Note: this is an essay I wrote in 2013 for a undergraduate course on bilingualism, so this text is definitely heavier to read than most articles posted on Medium (although I have soften it a bit with some editing). Also, this was one of my very first *real* essays as an undergrad, so bear that in mind!

Catalonia’s Language Immersion Education

Spanish politicians are against it, but most scholarly linguists, sociolinguists, psychologists, educators and — most importantly — Catalans aren’t. Here’s why.

Catalonia, the bilingual autonomous region in the northeast of Spain, has had a language immersion educational programme for more than 30 years. For decades, the immersion system has been debated over and over in the scholarly and political atmospheres. The Spanish political scene does not approve the Catalan immersion education, mainly due to the minimal role that Spanish, the “National language”, plays in it. The scholarly literature, however, strongly states that this educational system is the most appropriate for the particular traits of the Catalan society and that it is as educationally efficient as the rest of the Spanish educational systems. We will mainly explore the academic literature on the language immersion system in Catalan schools.

The Catalan language has long been threatened by the Spanish state during the course of centuries. Spanish was not originally spoken in Catalonia. The unification of the crowns of Castile and Aragon (the basis of modern Spain) introduced Spanish in the Catalan-speaking areas, when Spanish began to be treated as the “national language”, leaving Catalan behind. Since then, the Spanish state has repeatedly promoted Spanish and has firmly tried to eradicate or diminish Catalan (and other languages present in the Iberian Peninsula). Specially after the dictatorship of Francisco Franco (1939–1975), the language situation in Catalonia was abnormal. The strong ban that the dictator Franco proclaimed on Catalan, together with a massive immigration of Spanish-peaking people from the southern parts of Spain (after this migration, 38% of the population had not been born in Catalonia) left the Catalan society with a small minority of Catalan speakers: in fact, only 15% of the population could speak and write Catalan by then (Arenas & Muset, 2007).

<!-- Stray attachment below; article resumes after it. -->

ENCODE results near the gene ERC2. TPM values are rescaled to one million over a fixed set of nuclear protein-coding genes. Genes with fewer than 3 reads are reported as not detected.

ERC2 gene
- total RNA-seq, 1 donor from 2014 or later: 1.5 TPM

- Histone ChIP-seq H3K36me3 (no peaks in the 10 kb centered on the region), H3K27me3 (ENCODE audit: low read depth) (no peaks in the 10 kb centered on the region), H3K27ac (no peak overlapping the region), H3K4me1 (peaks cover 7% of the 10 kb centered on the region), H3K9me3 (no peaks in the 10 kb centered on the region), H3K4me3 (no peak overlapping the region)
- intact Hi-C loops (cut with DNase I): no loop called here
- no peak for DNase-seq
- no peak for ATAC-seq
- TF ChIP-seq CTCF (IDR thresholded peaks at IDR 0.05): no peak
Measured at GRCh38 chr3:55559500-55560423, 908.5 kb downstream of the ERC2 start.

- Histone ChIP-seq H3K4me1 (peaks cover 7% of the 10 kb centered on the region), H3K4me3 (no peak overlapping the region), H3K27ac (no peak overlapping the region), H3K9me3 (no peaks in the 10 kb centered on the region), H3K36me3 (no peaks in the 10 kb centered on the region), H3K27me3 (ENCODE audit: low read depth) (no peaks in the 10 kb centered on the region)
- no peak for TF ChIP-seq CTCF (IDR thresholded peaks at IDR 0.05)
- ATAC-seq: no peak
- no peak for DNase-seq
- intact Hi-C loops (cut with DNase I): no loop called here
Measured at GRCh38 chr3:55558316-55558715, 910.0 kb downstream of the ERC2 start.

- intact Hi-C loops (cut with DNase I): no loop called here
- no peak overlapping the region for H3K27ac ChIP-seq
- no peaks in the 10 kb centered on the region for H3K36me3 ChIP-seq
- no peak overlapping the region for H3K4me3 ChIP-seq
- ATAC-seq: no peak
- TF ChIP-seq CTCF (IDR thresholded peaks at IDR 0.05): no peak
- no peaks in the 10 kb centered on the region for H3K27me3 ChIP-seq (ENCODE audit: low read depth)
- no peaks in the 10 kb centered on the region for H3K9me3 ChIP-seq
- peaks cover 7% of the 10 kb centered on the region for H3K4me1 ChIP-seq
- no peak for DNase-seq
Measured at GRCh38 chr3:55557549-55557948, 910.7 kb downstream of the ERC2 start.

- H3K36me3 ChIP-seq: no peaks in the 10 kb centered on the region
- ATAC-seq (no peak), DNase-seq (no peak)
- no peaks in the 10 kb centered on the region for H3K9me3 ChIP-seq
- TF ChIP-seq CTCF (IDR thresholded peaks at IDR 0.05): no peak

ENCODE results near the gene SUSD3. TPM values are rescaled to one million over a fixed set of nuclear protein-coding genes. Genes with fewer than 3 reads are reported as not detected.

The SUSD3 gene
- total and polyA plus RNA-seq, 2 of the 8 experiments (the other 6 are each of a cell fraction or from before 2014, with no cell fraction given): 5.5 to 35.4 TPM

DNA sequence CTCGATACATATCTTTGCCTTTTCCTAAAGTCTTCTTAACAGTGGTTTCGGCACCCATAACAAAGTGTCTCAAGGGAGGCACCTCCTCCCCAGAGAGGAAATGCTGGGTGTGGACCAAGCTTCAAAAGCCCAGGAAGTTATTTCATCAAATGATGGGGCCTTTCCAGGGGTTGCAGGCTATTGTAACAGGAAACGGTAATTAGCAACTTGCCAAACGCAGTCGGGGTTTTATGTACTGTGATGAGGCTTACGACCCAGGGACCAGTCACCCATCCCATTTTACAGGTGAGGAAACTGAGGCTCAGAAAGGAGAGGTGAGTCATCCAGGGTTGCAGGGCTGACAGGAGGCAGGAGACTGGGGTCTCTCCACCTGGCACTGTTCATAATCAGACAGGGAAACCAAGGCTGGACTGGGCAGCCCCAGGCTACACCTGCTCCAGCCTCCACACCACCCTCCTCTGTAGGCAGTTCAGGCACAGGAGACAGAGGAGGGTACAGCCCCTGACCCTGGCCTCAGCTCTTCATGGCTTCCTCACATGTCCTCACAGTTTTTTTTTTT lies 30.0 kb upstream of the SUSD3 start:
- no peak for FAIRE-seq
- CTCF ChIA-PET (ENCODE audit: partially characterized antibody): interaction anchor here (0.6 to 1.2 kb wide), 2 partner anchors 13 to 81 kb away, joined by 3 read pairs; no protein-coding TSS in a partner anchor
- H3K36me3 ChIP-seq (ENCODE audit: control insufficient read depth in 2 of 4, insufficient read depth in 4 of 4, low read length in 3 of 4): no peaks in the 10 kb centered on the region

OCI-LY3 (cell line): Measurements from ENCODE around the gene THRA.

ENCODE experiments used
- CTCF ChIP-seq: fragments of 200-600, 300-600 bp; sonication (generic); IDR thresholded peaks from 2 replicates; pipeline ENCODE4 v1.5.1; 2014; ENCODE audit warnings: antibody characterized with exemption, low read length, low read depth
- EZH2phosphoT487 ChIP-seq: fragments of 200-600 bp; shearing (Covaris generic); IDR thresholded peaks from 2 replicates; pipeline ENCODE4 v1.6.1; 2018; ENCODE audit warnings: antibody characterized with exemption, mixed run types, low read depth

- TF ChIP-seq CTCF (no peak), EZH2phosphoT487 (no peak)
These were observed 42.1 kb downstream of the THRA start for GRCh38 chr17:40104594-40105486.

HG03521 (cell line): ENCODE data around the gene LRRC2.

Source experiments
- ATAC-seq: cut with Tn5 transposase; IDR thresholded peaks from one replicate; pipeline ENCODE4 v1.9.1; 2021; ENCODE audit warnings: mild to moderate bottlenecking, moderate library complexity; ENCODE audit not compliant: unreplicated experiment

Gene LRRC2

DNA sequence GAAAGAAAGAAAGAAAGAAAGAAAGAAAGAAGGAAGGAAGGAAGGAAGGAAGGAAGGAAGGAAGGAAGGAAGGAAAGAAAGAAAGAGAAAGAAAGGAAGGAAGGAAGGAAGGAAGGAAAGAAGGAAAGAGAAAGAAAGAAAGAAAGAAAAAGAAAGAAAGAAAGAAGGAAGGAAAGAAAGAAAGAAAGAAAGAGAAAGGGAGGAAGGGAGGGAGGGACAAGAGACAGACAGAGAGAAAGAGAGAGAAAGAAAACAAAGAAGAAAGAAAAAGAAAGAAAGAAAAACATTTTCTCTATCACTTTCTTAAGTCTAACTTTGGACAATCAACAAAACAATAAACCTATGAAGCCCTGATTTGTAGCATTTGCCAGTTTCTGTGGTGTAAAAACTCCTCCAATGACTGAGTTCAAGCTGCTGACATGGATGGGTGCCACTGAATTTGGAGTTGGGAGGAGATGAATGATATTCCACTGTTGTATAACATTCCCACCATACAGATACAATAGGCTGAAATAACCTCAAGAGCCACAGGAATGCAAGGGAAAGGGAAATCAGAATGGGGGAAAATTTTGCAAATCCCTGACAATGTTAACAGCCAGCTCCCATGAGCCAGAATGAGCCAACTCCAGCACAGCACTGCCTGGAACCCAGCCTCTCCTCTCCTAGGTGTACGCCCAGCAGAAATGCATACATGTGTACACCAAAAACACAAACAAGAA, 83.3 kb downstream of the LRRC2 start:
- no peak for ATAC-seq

(Language shift in the Iberian Peninsula, from Wikimedia Commons, by Alexandre Vigo)
The Spanish political scene does not approve the Catalan immersion education, mainly due to the minimal role that Spanish, the “National language”, plays in it. The scholarly literature, however, states that this educational system is the most appropriate for the particular traits of the Catalan society

With the arrival of democracy in 1975, even though Catalan was as weakened as it has ever been, it was still seen as a medium of social ascent, as it was generally the language of the higher classes. An experimental language immersion project was started in 1986, inspired on the Canadian model started in 1965, first proposed by parents of Spanish-speaking families and teachers wishing a better future for their children, and run by the Generalitat de Catalunya, the semi-autonomous governing body of Catalonia. As of 1992, all Catalan public schools work with the same language immersion system (Badia i Pujol, 2010).

From the first year of pre-school (three-year old children), Catalan is the language used to teach, and children are brought into literacy in Catalan. Spanish is progressively introduced in Primary School, when kids are between 5 and 8 years old. From there on, Spanish and Catalan have their own subject as a language, and Catalan remains the official medium of instruction of all but the language subjects in Primary School, Secondary School and Bachillerato (the last two years before higher education), although some educators do unofficially teach in Spanish. The aim of the system (Arenas & Muset, 2007) is to avoid segregating children in accordance to their home language, to improve the proficiency and use of Catalan and to prevent social segregation due to language, aiming at creating a bilingual society. The system, then, brings together Catalan-speaking children and Spanish-speaking children in the classroom.

From the first year of pre-school (three-year old children), Catalan is the language used to teach, and children are brought into literacy in Catalan — Spanish is progressively introduced in Primary School. Spanish and Catalan have their own subject as a language, and Catalan remains the official medium of instruction of all but the language subjects during all pre-university stages of education.